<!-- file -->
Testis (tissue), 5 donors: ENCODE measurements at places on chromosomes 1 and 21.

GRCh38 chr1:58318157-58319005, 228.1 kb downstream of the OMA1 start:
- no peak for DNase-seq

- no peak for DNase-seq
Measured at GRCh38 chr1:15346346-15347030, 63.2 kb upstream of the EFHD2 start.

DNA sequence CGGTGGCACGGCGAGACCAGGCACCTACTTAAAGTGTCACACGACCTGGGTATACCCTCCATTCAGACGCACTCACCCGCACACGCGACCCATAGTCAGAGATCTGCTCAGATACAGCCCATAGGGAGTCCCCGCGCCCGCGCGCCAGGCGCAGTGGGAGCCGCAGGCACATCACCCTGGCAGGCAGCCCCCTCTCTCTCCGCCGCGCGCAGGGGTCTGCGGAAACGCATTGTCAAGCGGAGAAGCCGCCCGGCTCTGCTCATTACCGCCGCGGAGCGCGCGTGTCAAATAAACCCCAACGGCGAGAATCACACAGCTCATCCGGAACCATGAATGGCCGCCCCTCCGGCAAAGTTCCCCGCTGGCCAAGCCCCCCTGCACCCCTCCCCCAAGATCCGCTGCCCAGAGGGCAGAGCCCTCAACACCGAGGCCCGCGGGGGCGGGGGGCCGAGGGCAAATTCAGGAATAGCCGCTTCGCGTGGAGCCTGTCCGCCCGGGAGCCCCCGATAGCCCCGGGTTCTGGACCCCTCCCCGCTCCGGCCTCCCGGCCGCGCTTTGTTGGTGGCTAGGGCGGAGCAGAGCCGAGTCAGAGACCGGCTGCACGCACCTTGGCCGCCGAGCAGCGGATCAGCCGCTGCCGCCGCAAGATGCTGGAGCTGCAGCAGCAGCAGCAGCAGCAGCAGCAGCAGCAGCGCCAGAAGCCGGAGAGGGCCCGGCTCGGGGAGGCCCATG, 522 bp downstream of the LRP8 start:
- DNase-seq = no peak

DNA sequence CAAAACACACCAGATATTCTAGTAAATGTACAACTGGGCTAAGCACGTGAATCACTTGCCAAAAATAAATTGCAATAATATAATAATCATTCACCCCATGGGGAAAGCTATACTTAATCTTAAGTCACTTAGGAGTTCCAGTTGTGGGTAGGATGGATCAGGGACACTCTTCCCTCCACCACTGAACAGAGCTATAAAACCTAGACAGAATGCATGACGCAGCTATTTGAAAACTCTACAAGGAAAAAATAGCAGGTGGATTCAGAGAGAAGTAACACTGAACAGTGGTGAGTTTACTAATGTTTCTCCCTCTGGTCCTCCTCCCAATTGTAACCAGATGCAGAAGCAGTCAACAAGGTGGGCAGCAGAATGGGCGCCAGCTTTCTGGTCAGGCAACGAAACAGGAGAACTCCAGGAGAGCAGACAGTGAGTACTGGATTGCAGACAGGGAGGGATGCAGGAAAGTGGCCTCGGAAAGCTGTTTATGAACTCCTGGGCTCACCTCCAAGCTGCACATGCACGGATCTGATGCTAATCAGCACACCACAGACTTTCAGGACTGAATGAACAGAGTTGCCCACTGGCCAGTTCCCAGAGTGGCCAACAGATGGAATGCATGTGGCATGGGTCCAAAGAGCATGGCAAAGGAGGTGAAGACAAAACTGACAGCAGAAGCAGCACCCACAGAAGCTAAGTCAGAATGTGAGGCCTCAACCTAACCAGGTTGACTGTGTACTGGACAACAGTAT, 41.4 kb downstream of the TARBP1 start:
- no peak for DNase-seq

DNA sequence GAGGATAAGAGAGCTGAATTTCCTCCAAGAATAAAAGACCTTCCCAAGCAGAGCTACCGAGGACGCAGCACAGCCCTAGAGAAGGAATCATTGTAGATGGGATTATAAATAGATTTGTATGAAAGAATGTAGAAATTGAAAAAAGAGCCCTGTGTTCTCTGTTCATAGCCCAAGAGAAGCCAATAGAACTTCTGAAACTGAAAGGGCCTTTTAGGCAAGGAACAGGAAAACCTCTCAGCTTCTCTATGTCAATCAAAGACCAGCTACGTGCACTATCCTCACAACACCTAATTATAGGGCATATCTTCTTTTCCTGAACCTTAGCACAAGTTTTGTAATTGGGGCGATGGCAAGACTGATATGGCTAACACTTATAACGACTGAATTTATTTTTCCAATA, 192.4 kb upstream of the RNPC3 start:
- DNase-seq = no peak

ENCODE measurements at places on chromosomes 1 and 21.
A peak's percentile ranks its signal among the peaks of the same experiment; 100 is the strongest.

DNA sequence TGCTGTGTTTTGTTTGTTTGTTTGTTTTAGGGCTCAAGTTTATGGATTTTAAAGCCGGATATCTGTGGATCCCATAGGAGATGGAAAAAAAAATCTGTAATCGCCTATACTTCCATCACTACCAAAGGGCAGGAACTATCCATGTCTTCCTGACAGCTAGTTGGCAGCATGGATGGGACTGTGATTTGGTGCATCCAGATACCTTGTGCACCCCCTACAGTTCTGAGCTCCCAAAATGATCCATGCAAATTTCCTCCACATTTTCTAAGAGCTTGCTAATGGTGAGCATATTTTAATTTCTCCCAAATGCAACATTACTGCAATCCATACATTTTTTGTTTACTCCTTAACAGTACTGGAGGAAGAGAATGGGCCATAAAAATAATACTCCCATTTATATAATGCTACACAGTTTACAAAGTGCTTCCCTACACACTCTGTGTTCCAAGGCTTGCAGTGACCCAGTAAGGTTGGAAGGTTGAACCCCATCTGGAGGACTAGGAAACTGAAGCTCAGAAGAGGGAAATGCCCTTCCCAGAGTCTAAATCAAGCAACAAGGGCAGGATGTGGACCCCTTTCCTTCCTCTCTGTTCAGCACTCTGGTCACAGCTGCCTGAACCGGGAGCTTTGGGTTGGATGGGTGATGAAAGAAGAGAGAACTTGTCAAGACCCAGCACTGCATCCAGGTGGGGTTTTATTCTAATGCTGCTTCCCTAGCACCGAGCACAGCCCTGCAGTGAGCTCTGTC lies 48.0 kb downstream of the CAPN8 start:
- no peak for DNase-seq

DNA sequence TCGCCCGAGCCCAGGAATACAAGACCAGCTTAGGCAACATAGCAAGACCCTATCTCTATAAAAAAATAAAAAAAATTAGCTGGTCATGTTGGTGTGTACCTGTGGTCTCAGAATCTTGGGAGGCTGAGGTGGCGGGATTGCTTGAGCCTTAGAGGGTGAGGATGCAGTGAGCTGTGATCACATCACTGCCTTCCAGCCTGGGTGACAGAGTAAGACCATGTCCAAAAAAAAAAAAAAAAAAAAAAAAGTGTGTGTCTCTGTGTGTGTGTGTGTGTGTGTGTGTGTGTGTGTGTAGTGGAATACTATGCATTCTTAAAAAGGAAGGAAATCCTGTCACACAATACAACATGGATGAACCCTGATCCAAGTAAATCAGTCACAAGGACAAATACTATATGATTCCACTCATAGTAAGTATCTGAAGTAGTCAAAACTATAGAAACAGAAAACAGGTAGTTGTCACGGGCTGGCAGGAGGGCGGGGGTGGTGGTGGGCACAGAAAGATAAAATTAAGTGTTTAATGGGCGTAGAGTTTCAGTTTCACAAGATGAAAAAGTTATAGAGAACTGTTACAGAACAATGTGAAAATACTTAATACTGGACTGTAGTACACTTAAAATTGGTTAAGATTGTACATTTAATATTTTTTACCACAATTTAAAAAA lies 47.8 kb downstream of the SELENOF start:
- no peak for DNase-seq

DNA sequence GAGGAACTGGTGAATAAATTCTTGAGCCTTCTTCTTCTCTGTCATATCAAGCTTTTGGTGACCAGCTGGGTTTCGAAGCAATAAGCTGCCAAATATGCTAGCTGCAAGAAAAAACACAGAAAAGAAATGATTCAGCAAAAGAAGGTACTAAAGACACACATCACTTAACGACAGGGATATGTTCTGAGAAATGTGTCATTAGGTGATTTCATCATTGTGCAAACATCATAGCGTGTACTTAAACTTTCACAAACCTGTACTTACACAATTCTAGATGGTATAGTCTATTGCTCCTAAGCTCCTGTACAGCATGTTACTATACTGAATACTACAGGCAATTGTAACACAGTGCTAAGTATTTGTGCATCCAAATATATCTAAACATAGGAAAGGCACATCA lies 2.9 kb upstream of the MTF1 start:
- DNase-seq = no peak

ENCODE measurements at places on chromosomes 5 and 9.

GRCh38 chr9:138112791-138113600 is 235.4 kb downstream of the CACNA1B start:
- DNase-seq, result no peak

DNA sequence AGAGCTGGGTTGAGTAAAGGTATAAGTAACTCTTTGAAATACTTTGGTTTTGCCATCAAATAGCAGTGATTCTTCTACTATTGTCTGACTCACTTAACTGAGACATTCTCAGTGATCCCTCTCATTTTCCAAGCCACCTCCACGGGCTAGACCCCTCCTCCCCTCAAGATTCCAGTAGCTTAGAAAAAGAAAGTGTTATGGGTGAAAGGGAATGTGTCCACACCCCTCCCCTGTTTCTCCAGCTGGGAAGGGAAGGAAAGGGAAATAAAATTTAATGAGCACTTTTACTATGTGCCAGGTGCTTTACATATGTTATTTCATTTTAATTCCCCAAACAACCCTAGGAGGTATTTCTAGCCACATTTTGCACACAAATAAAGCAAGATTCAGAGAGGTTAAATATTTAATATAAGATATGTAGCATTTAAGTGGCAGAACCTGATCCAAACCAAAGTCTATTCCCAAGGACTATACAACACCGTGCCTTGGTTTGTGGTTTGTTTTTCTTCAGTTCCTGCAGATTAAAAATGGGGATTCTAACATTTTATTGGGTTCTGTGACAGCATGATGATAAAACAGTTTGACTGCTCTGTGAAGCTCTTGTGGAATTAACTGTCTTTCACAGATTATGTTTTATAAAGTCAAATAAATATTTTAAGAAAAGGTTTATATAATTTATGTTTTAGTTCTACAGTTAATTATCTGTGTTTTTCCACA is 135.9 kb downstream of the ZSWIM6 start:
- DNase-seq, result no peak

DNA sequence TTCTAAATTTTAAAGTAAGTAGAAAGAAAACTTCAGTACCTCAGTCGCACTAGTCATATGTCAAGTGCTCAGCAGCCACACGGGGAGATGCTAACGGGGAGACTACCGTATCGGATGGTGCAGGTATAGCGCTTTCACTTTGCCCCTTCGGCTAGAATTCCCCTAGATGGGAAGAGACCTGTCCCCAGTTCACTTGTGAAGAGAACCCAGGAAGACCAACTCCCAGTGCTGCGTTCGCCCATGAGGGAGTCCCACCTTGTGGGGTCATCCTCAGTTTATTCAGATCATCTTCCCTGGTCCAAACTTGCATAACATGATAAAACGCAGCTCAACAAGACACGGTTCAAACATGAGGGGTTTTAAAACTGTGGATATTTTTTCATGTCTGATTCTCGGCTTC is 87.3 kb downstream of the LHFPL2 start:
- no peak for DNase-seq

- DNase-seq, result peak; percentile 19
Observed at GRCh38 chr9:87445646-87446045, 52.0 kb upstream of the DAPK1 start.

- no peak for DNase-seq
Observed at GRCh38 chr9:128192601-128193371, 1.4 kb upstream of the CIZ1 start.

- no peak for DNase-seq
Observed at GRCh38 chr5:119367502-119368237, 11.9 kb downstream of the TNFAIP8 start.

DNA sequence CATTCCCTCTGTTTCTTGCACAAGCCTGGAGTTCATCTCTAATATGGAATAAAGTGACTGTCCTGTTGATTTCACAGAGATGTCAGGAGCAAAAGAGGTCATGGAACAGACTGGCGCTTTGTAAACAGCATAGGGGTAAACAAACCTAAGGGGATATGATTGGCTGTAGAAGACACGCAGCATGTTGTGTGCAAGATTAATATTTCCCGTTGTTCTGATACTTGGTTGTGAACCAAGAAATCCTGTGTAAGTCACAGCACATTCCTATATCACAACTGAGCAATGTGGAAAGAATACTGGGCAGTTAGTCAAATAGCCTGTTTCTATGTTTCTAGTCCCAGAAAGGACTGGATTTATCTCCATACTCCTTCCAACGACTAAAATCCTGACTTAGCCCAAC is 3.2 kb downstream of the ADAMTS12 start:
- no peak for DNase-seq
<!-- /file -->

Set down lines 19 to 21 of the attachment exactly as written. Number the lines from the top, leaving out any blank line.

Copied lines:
- DNase-seq = no peak

ENCODE measurements at places on chromosomes 5 and 9.

GRCh38 chr9:138112791-138113600 is 235.4 kb downstream of the CACNA1B start: